Wonderful Wilmington

I walked across the manicured lawn of Porter's Neck Country Club. The wind in my face carried a scent I'd not sniffed in decades, since escaping my country club childhood. Is it possible that the smell of the club grill is as ingrained in the atmosphere as perfect putting surfaces, the sound of cleats on concrete and tasteful floral decorations? If I walk in the door will I see again young girls dressed for a summer dance? Downstairs in the bar are there illegal slot machines and brown bagged liquor served up with the exception of the annual scheduled raid by the Sheriff's office?

By will I snapped myself back to the present.

This club was a real and present experience, an invitation to speak before the assembled bodies of 15 book clubs. Mary Ann Beltracchi was my hostess and organizer. Her planning skills were adept to a D-Day invasion and every bit as successful. She worked the phones, planned a menu and even managed a waiting list. Husband Leo kindly and patiently played that critical support role.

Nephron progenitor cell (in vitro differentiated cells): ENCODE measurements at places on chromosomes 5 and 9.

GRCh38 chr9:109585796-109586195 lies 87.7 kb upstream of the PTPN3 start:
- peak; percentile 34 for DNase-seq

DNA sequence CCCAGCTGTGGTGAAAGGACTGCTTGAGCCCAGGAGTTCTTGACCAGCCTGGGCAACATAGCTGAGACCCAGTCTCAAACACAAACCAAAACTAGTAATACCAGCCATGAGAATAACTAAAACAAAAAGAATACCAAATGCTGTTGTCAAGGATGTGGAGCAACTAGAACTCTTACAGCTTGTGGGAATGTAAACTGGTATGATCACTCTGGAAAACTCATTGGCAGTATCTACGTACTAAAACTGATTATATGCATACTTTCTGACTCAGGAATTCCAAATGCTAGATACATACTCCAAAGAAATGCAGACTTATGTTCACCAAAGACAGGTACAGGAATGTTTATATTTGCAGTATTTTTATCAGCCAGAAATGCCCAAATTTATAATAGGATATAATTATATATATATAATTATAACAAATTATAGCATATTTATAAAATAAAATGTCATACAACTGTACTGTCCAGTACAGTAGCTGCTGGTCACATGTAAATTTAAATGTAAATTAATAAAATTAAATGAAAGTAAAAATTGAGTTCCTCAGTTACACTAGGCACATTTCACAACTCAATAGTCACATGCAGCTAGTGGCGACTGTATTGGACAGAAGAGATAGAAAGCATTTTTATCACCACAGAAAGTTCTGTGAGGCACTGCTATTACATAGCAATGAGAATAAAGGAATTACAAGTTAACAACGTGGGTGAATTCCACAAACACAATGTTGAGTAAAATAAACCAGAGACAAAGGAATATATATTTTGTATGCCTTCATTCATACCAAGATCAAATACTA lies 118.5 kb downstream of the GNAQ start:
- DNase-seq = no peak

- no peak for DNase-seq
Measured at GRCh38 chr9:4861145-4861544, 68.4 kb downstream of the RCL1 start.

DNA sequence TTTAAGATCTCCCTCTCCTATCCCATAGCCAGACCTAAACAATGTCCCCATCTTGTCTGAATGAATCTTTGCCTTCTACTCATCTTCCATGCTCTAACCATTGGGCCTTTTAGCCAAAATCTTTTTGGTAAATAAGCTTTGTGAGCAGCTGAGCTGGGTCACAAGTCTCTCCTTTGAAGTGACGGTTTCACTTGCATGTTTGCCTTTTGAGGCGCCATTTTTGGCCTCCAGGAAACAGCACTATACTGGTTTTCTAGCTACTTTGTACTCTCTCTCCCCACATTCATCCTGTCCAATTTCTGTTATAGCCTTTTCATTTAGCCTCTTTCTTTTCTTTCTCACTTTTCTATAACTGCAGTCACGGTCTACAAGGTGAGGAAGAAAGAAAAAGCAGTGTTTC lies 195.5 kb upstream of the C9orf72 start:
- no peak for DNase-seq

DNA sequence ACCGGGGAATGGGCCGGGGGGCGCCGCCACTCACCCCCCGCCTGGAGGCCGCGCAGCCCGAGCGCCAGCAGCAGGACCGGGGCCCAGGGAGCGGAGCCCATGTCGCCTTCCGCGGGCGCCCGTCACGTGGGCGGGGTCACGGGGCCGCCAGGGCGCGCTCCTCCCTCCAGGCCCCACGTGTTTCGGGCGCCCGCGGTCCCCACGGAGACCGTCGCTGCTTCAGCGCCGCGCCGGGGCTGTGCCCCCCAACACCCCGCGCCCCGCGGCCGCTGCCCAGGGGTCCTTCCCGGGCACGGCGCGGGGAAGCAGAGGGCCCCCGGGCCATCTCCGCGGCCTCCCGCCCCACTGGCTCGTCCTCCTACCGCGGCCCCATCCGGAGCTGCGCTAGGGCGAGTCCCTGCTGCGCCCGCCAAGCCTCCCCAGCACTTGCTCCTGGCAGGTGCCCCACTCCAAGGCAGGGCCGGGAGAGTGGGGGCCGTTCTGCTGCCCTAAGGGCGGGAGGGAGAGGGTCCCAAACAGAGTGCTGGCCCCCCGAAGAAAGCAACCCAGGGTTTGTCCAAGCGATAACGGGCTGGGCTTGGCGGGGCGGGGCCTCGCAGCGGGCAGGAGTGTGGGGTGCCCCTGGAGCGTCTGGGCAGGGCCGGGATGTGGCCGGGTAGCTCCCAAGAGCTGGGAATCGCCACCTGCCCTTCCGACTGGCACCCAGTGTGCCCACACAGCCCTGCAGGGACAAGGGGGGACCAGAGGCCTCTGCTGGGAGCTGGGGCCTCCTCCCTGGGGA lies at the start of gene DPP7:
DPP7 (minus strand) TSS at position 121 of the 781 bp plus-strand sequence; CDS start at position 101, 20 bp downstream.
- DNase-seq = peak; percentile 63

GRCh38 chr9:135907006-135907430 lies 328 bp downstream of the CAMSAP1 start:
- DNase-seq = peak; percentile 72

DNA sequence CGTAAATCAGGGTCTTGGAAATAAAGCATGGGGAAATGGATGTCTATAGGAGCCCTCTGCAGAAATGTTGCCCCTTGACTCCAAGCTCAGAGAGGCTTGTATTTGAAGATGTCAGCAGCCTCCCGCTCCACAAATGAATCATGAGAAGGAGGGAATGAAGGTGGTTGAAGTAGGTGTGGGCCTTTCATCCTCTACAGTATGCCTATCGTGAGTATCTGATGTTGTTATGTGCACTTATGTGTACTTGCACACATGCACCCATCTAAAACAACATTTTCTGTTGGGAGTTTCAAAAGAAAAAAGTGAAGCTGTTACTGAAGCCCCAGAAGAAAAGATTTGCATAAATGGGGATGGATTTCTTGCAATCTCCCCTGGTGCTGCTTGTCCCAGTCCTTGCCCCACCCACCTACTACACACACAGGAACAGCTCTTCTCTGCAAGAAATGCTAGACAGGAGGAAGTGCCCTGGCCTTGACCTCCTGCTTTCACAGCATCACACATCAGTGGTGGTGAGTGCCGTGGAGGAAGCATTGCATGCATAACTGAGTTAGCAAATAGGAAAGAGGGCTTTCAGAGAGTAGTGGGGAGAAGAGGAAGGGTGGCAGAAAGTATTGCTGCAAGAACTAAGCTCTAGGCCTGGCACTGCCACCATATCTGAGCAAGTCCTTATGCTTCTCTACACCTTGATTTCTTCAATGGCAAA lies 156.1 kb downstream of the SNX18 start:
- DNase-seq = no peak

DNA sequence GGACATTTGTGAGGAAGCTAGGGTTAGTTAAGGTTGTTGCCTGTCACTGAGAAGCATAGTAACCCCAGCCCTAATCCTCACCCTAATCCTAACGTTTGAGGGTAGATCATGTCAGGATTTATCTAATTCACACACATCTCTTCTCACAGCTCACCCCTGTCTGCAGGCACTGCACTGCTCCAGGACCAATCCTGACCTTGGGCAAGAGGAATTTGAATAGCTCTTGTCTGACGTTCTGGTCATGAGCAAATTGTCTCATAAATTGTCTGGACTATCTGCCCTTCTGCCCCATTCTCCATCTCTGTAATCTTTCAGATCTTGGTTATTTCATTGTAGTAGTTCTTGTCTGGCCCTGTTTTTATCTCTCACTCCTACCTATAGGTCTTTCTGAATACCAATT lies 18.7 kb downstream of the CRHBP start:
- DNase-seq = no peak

The Hooked on Books club hosted the luncheon. They worked late to create things with pumpkins and flowers that I could not imagine, now sitting center of the tables that spread across the ballroom. Faux leaves in autumn colors sprinkled about. They did this for their first such event. They did this, and invited me to be a part.

You cannot understand the pleasure of such an experience, unless you're an emerging author with a year's worth of signings and events under your belt. A country club and a full ballroom, three course lunch and attentive audience tends to make up for hours on the road and an empty event, where a cup of coffee and granola bar at a table for one followed by hours again on the road allow the key question of, "What in the hell am I doing here?" It even made up for following a gay Elvis impersonator. Not that there's anything wrong with that. Bless his heart.

Behind a podium and in front of the large and lunched crowd, I started into that stream-of-consciousness known as the presentation. They listened. They laughed. Over a hundred hands raised when asked if they'd read Dead Weight. The questions were good and engaging. Finally, even the one woman at table ten nodded and smiled.

The reward. Ladies lined up to have their books signed. Polite conversation, but did I detect in a few of the parries, a slight hint of flirtation?

For a moment, the past returned. The girls at the country club haven't changed that much, we're all just a little bit older.